I've discovered something about my Torqeedo outboard (model 1003), the hard way..... On Monday, when leaving the festival harbor in Port Townsend, I was running out through the entrance and suddenly lost nearly all propulsion. This was quite unfortunate because there was a good breeze in my face and a barnacle encrusted jetty to our lee. Emily Ruth suffered mostly cosmetic damage after banging a couple of times before I could paddle us, then sail us, back into the harbor. I think that I was more the worse for wear but only psychologically.

Yesterday I dug into the motor to fully determine the failure and, as I had suspected, the culprit turned out to be the shear pin. For those of you with Torqeedos and who have never removed the prop, please heed this advice: Take the prop off now and examine the shear pin. As provided by the manufacturer, it appears to be carbon steel. It rusts. The broken pin ruptured the surrounding plastic recess:

Torqeedo, broken prop - 1.jpg

You can see the broken pin intruding into the adjacent plastic cell at about the the 4 to 5 o'clock position. Also note the rust deposits within the slot that holds the pin.

An examination of the pin using a magnifying lens seems to indicate that it has been, at least, partially ruptured for some time. So a final failure was inevitable.

The owners manual cautions one to rinse the motor with fresh water after use. This is a difficult task for me to accomplish as my motor resides on the boat which is on a mooring. Additionally, a surface rinse will not flush out the salt water from inside the prop where the shear pin is located. Only dunking it into a bucket of water would help.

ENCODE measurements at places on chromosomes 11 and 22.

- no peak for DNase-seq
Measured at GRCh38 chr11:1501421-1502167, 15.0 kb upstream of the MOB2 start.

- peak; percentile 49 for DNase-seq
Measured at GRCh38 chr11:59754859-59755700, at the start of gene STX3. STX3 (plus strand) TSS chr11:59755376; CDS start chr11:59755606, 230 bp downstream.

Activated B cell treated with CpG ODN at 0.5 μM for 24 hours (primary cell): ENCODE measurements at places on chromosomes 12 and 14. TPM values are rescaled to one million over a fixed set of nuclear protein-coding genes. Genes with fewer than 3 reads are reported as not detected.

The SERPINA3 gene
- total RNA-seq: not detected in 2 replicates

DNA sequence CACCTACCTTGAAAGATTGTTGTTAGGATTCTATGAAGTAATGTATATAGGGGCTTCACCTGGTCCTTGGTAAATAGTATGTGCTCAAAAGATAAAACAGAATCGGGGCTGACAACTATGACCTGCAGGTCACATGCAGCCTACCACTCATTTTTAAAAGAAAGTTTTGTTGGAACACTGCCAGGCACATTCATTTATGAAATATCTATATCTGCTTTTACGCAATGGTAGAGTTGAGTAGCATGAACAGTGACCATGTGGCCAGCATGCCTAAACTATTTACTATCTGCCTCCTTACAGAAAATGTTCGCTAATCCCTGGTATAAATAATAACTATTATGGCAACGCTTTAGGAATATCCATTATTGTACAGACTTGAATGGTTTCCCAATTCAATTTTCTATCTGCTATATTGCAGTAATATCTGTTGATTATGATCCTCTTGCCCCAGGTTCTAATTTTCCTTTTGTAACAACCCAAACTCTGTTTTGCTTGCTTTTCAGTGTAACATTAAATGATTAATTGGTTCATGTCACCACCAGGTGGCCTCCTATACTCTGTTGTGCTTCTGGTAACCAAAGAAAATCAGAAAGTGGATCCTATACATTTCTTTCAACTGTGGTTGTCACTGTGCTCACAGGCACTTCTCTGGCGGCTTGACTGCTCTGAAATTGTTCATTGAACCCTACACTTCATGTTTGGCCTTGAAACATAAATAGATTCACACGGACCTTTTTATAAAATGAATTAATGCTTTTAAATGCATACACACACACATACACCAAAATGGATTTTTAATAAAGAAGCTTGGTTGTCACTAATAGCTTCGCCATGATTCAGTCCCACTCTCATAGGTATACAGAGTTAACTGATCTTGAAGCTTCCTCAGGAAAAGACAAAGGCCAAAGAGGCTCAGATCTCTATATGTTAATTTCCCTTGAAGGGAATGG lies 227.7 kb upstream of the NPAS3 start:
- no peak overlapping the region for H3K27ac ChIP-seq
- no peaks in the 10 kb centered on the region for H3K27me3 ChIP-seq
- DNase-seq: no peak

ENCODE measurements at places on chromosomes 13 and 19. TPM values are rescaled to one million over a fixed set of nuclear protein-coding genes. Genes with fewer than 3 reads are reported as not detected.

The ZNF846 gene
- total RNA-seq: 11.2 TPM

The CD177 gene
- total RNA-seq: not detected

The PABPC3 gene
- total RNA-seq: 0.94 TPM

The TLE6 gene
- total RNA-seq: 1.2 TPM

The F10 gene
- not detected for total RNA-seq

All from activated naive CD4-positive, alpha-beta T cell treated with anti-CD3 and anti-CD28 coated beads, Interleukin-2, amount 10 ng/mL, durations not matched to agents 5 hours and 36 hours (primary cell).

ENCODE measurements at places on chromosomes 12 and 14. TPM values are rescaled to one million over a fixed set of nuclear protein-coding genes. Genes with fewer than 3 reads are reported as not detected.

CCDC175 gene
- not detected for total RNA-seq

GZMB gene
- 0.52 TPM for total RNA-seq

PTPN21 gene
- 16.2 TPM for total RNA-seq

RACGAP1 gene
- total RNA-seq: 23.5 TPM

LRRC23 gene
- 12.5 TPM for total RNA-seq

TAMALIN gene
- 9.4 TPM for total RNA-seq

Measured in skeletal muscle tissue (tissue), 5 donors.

I'm left with lots of questions and uncertainty. I wonder if shear pins on outboard motors are usually made of material that will rust. That seems like a poor choice when I'm sure there are other materials more suited for the purpose. My internet searching has revealed no alternative to the Torqeedo supplied pins, so I guess I'm stuck with them. Using something I make myself would be a foolhardy, I think, since I don't know what sort of forces are at work and could damage the motor and gears. So my plan for now is to embark on a proactive maintenance schedule:

I'll certainly change the pins out at the beginning of each season
I will apply a good dollop of marine waterproof grease when installing the shear pin.
Rinse whenever I can, and throughly by removing the prop.

If anyone has had a similar experience and has found solutions I'd very much appreciate hearing about them.